Hof has a comprehensive restaurant service, Icelandic design & souvenir shop as well as the offical tourist information centre.


Blues Festival Ólafsfjörður

June 27-29, 2013 The Blue North Music Festival, held for the 14th time, a festival in which many major blues artists of the country have been discovered. Call Ólafsfjörður Jazz Club (+354) 863 4369 or check

54 Arctic Open Midnight

Sun Golf Tournament

June 27-29, 2013 Since 1986 The Arctic Open Golf Championship is an event which features round the clock midsummer golf at high latitudes, attracting golfers from all over the world playing on the northernmost golf course in the world.


Akureyri Church Concerts July 1-29, 2013

Summer Concerts held every Sunday in July at the Akureyri church. The event

has been held since 1987 and has become an annual event on the musical calendar of northern Iceland.

Ólæti - Music and Culture festival

July 4-7,2013 Ólæti is a music and culture festival happening for the first time in Ólafsfjörður 4.-7. July Call for more info (+354) 772 1138 & (+354) 849 0206 or go to www.facebook. com/olatabelgir

Hiking week in Akureyri

July 1-7, 2013 Annual week in the beginning of July where different hikes in and around Akureyri are offered in different levels ranging from easy 2-4 hours walks up to difficult 24 hours walk (the 24 mountaintops in 24 hours).

24 Peaks in 24 Hours Hike

July 6, 2013 Glerárdalshringurinn tour (“Around the vally surrounding river Glerá.”) is a large and extensive annual hiking event in July. The hike is about 45 km long and lasts for about 20 to 28 hours with a maximum altitude of 1540 m. Stunning scenery is what awaits all those tempted to participate.

Folk Music Festival Siglufjörður

July 3-8, 2013

Many of the best musicians of Iceland will perform at the festival, be they folk, jazz, traditional, or classical musicians. Guests can enjoy a variety of workshops and seminars, for children as well as grown-ups.

N1 soccer Tournament

July 4-6, 2013 A tournament that has become very strong in junior football where 1,500 boys, with families, meet and play each year.

“pollamót” soccer Tournament

July 6-7, 2013 The “Pollamót” is an annual sporting event held by Icelandair and Þór football club at the beginning of July. It is a football tournament for adult people who want to show they haven’t lost their touch.

Reitir – International collaborative project,

July 5-14, 2013 Hosted by Alþýðuhúsið in Siglufjörður, artist home and studio. Participants work collaboratively on sociospecific exploration through creative projects in the public space. Every year the group consists of experts


in art, design, theory and science.


July 12-14, 2013 This event takes place in the middle of July each year. Enjoy a family friendly festival, which includes a “surprise tour of the island” beach tour, campfire and songs. Hrísey is the pearl of Eyjafjordur with a rich birdlife and excellent hiking. Catch the ferry from Árskógsströnd for a 15 min trip over to the island.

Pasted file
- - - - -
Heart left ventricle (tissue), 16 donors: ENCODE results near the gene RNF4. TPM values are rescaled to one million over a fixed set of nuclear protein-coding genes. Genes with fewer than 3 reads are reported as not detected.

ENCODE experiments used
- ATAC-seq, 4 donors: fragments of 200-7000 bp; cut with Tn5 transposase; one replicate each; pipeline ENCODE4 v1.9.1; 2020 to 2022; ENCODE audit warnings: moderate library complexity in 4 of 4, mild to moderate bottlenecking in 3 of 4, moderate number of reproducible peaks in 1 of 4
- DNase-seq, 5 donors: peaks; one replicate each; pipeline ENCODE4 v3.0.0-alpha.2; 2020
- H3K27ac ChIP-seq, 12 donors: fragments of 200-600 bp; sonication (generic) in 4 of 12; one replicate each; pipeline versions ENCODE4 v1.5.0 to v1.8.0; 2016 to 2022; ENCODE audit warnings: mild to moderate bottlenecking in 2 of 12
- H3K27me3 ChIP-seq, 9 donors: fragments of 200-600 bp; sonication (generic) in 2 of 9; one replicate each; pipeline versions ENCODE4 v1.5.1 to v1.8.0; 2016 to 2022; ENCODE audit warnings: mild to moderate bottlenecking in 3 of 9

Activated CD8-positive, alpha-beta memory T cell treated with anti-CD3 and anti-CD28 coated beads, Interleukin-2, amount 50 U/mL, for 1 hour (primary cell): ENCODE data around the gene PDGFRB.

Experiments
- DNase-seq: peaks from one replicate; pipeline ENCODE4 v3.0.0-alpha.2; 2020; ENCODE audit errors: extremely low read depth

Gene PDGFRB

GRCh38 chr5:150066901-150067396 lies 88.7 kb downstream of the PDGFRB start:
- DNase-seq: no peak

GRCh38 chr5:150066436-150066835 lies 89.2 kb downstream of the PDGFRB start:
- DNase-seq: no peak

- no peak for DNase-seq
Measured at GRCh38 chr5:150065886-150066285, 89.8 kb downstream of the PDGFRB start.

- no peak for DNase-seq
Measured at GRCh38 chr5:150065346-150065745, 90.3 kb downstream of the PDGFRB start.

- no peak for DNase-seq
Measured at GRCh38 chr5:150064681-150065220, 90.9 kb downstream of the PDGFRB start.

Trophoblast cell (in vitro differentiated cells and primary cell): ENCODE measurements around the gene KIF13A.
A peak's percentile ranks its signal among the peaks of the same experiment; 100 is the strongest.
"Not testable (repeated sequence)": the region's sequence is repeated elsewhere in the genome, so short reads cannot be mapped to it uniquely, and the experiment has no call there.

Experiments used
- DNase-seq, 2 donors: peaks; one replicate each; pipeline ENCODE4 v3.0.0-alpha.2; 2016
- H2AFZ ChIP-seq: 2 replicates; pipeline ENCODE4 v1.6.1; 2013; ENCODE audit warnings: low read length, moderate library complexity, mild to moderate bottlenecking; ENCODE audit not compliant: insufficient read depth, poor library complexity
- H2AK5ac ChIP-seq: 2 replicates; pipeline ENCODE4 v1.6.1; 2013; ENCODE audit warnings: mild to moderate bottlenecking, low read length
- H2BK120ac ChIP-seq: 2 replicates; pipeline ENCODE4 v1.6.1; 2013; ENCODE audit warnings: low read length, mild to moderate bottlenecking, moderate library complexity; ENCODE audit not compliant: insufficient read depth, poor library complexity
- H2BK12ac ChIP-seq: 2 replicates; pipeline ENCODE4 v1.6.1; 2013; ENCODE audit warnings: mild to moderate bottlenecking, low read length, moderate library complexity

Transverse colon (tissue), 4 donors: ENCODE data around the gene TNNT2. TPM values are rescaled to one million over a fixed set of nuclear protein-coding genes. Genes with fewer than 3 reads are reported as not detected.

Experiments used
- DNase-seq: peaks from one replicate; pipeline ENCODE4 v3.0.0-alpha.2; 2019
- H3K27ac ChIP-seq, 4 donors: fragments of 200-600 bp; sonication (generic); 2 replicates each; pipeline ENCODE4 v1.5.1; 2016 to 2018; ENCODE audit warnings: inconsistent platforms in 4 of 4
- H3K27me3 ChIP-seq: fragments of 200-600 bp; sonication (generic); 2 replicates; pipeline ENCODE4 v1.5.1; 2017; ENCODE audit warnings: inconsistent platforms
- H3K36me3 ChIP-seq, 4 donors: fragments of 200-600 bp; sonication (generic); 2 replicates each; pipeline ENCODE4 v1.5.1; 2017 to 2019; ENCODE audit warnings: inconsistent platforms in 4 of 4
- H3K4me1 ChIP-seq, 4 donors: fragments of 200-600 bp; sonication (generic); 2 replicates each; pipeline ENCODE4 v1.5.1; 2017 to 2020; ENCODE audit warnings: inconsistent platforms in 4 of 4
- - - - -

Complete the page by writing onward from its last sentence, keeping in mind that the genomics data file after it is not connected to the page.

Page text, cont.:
Nikulás Tournament Ólafsfjörður

July 12-14, 2013 Football tournament for boys and girls.

Motor Bike Days

July 18-21, 2013 Bike days are hosted for the sixth time in Akureyri. All kinds of motorcycles of all sizes and ages including a swap meet, music and food.

Medieval Trading Days at Gásir


Akureyri Family Festival

August 1-4, 2013 The “Ein með öllu” Festival takes place the weekend before the first Monday in August, which is a public holiday in Iceland. The festival is a family event in Akureyri’s best atmosphere. The line-up is diverse and a great number of Icelandic bands perform alongside other artists, happenings and entertainment. Pubs, bars, cafés and nightclubs have extended opening hours during the festival.

The Herring Festival in Siglufjörður

August 1-5, 2013 The town of today changes appearance and takes us back to the golden days of the old herring town it once was, with people all over salting fish at every corner and dancing in the town square. This family festival provides entertainment suitable for everyone.

The Great Fish Day in Dalvík

August 9-11, 2013 All you can eat - for free! - everybody is invited to a seafood buffet. Fish producers and other

members of society invite guests to a seafood buffet to enjoy a good day at the harbour in Dalvík. A cruise in the fjord, art shows, street theatre and music of all kinds throughout the day in a beautiful environment with spectacular mountains as backdrop.

“Pæjumót” Girls Soccer Tournament

August 9 – 11, 2013 The yearly “Pæjumót” in Siglufjörður attracts over 600 girls aged 8-12 years from various icelandic soccer teams, each determined to beat each other.

The Arctic Handcraft and Design

August 9-12, 2013 Held at the school Hrafnagilsskóli, south of Akureyri for the 20th time, the Arctic Handicraft and Design Iceland is one of a kind. About 100 individuals are selected to sell their exclusive handicrafts, art and design that often are based on the old Icelandic traditions.

BerRy Days in Ólafsfjörður

August 16-18, 2013 Music Festival with songs and ballads in Ólafsfjörður www.berjadagar.